March 31, 2002
Weekly Series of Critical Essays By
The Importance of Working-Method Goals
Scratch most any photographer and you'll find a cameraholic. Some photographers claim to hate cameras, and some love them so much that photography itself becomes a sidelight.
Most cameraholics have:
a) more cameras than we need
b) lots of catalogues floating around the house, wending their inexorable way to the top of the toilet
c) more knowledge about cameras we don't own than seems sensible, or
d) recurrent fantasies about one or more extremely expensive pieces of equipment that we don't own, but would love to.
Or, in extreme cases, all of the above.
So when photographers talk about photography, on the Internet or elsewhere, the conversation always seems to center around equipment and techniques. This makes sense. We're all veteran shoppers, and none of us are ever quite satisfied with the equipment we already own. And our fellow photographers are the only ones who understand this. Spouses, who otherwise make good companions, don't understand.
But there's one thing that's even more important to our photography that we seldom discuss: working methods.
Your working method might be loosely described as your conceptual approach to a project or to your work, coupled with the process or sequence you use to go from releasing the shutter button to arriving at the finished state of the picture or pictures.
Lee Friedlander, back when he used 35mm, used to make prints as he went along and throw them into boxes labeled according to preconceived ideas — pictures of memorial statues, say, or of graffiti. Later, presumably when a fair number of candidates had accumulated, the pictures in any particular box would be edited down and printed as monograph books — smaller and more modest books earlier in his career, larger and more lavish ones later on.
National Geographic photographers, at least in the old days, used to go to their subject locations either several times or for long periods of time or both, and shoot several hundred rolls of slides — more was preferable to fewer, and 600 rolls was once quoted to me as an average — which would then be edited by picture editors with little or no input from the photographer.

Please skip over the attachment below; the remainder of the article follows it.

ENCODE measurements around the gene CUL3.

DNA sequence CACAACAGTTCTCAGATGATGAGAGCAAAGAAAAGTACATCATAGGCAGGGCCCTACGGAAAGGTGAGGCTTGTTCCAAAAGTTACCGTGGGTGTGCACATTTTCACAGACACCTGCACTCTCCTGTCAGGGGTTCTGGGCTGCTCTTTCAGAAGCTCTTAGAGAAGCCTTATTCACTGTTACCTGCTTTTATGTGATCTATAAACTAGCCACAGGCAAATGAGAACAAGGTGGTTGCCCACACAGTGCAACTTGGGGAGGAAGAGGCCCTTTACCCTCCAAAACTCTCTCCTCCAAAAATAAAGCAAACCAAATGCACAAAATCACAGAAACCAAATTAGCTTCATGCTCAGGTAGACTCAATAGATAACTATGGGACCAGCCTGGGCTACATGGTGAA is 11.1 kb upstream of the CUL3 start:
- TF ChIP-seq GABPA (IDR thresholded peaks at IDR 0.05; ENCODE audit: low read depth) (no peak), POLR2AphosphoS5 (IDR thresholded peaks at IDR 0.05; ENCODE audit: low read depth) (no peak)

On one project, Joel Meyerowitz got the idea of doing portraits of redheaded people on beaches. With his darkcloth draped across one shoulder and his 8x10 Deardorff — its tripod legs folded together but left extended — resting across that, he'd prowl the beaches looking for likely subjects. To help convince people he wasn't a kook, he'd carry along a copy of his book Cape Light in a brown Kraft-paper grocery bag.
Roughly speaking, these are working methods. You get an idea in your head, one way or another; you go about shooting one way or another, usually using a consistent technique you think is appropriate; you gather and winnow the work one way or another; and you decide on a method of crafting or presenting the result.
It's a pretty important aspect of creating photographs. So why don't we talk about it more?
My guess is simply because there's both too much to talk about and also not enough. To really search through working methods and learn what works and what doesn't, what's amenable to your visual interests and what's not, what you have access to, and what you have the skills or the time and patience to shoot, is a formidably involved subject. I know this because in three years of art school my teachers and classmates and I probably spent more time on this aspect of artistic creation than any other.
Yet at the same time, it's not a great subject for casual conversation. Beyond telling an internet photo-buddy how you go about working, there isn't a whole lot more to say. We all have different way of thinking about things, different assumptions about what's worth taking pictures of, and different ideas about how finished work should look. With our friends, we're generally interested, in a detached sort of way, but too polite to be critical. It's easier to talk about a new camera, or what you want to buy next.